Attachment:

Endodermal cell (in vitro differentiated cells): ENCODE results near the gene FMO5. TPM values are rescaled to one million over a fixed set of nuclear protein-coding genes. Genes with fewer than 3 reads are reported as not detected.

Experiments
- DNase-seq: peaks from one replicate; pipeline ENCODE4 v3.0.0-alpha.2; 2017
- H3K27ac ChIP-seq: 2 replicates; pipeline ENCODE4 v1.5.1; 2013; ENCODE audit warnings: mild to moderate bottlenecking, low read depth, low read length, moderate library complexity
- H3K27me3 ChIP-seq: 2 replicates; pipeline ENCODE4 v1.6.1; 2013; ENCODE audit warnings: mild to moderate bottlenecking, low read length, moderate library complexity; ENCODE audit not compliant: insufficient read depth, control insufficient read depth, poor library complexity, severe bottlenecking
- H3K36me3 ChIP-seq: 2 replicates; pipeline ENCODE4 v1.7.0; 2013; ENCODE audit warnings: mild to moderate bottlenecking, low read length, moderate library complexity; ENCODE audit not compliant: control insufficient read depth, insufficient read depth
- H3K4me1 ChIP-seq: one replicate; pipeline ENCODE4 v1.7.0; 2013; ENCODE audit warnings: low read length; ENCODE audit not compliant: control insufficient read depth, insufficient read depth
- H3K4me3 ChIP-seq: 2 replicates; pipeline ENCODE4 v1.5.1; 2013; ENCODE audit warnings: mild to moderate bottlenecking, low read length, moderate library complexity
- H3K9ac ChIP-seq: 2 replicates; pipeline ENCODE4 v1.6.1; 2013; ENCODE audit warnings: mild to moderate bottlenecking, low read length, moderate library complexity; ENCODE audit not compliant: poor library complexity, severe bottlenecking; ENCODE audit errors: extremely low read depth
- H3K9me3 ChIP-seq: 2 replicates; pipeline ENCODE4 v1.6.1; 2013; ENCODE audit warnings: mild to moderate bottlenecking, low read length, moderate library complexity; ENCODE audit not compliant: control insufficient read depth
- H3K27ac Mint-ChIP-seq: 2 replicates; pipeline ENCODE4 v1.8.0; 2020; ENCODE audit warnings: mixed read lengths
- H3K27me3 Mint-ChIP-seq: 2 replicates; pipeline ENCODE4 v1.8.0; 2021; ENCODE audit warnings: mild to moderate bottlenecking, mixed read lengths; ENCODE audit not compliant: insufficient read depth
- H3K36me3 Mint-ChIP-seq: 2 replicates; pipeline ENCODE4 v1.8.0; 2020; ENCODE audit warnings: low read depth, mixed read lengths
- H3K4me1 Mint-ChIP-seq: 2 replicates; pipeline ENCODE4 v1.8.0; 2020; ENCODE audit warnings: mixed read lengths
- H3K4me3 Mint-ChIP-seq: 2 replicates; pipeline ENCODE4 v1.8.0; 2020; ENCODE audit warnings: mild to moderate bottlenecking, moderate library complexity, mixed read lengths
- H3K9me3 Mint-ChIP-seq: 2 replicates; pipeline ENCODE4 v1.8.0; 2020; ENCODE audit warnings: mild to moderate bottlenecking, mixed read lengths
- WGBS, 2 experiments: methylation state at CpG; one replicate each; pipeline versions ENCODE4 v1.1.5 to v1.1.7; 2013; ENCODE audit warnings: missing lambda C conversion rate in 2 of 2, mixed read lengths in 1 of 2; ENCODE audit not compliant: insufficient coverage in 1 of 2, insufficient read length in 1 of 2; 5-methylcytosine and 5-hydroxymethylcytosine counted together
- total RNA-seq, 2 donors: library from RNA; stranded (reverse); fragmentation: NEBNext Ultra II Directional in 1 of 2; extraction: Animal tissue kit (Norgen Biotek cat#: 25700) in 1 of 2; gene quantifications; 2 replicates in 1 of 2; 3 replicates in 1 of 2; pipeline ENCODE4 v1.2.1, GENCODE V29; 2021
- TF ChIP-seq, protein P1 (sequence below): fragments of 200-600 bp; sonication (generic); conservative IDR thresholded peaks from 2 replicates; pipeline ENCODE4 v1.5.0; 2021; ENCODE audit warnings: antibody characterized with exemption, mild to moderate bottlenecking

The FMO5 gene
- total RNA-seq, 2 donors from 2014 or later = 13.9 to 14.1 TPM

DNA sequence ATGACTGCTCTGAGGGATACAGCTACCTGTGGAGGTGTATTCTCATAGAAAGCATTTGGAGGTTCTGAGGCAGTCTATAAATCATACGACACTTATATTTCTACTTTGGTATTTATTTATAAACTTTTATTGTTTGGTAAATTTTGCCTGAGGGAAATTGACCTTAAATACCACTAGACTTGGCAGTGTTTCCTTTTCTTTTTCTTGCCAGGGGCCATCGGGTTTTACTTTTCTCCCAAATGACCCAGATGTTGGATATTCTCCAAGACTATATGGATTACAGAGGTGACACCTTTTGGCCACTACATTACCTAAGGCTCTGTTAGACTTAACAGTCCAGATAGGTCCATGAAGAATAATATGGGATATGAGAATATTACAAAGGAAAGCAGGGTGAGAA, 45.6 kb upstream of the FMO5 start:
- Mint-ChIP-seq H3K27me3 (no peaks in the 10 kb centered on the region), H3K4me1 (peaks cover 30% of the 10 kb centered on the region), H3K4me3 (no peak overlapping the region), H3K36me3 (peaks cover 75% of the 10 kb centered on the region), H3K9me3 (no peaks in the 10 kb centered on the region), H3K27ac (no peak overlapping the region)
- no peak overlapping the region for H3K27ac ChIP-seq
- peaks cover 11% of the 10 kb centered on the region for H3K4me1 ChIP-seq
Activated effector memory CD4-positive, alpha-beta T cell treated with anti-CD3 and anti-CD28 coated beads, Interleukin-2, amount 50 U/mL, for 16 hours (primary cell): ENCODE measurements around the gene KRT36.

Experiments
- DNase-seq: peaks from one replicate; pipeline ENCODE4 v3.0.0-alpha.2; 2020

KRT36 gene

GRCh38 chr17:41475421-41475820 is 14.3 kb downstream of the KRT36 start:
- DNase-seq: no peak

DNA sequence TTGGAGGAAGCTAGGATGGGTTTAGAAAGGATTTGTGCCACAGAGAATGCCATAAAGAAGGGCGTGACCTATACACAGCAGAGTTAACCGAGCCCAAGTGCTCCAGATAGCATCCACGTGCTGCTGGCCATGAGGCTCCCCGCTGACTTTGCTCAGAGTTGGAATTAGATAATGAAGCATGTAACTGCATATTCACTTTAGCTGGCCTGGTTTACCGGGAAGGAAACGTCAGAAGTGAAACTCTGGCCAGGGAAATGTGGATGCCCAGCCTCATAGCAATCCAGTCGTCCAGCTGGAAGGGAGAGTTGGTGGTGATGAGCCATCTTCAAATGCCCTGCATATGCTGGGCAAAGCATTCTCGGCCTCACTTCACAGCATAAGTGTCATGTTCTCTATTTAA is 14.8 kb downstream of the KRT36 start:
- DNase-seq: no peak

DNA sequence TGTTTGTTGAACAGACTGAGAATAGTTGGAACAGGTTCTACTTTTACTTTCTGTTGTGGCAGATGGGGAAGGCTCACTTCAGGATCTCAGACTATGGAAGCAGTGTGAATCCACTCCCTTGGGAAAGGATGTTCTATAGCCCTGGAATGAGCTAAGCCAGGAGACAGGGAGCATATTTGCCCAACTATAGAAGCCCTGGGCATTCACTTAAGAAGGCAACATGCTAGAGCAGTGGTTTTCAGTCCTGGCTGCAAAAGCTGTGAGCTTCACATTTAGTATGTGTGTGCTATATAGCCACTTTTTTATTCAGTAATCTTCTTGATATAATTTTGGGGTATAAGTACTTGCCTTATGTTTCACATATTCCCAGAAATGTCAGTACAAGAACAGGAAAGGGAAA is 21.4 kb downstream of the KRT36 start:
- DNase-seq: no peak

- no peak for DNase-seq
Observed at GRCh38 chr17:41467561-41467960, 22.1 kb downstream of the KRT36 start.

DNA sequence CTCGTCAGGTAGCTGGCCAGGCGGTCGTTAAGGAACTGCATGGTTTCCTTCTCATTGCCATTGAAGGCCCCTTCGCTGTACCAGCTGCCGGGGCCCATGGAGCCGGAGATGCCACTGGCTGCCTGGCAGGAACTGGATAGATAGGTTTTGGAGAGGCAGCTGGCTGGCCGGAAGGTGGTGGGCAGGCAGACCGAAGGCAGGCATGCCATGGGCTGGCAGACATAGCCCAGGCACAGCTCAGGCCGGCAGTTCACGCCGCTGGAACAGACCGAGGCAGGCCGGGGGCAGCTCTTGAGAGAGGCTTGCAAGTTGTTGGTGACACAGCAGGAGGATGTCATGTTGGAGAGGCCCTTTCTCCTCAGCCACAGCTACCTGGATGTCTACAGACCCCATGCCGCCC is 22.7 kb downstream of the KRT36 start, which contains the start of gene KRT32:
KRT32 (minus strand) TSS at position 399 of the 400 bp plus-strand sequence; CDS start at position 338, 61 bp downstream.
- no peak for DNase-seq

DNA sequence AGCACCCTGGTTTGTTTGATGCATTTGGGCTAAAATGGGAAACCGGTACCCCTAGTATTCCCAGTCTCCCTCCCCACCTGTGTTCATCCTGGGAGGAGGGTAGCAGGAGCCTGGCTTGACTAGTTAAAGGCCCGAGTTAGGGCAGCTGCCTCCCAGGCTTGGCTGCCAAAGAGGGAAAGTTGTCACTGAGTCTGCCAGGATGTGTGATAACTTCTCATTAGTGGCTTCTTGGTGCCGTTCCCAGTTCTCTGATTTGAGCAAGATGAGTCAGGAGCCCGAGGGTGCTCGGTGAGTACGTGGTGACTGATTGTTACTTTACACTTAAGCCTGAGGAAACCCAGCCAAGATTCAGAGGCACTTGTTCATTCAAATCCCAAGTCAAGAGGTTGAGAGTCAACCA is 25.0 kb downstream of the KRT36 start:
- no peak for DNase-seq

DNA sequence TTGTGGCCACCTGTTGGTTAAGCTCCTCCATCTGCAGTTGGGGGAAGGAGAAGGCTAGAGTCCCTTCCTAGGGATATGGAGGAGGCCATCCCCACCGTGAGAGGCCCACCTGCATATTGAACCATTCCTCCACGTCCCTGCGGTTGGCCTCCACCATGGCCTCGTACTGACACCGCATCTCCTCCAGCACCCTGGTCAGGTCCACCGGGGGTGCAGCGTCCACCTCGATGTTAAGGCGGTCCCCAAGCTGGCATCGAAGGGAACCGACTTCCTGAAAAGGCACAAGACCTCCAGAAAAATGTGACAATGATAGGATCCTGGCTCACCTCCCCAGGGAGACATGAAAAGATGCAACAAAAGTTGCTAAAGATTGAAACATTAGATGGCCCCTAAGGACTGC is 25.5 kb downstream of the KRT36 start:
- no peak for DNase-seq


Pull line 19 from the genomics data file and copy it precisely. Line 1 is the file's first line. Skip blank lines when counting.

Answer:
- TF ChIP-seq, protein P1 (sequence below): fragments of 200-600 bp; sonication (generic); conservative IDR thresholded peaks from 2 replicates; pipeline ENCODE4 v1.5.0; 2021; ENCODE audit warnings: antibody characterized with exemption, mild to moderate bottlenecking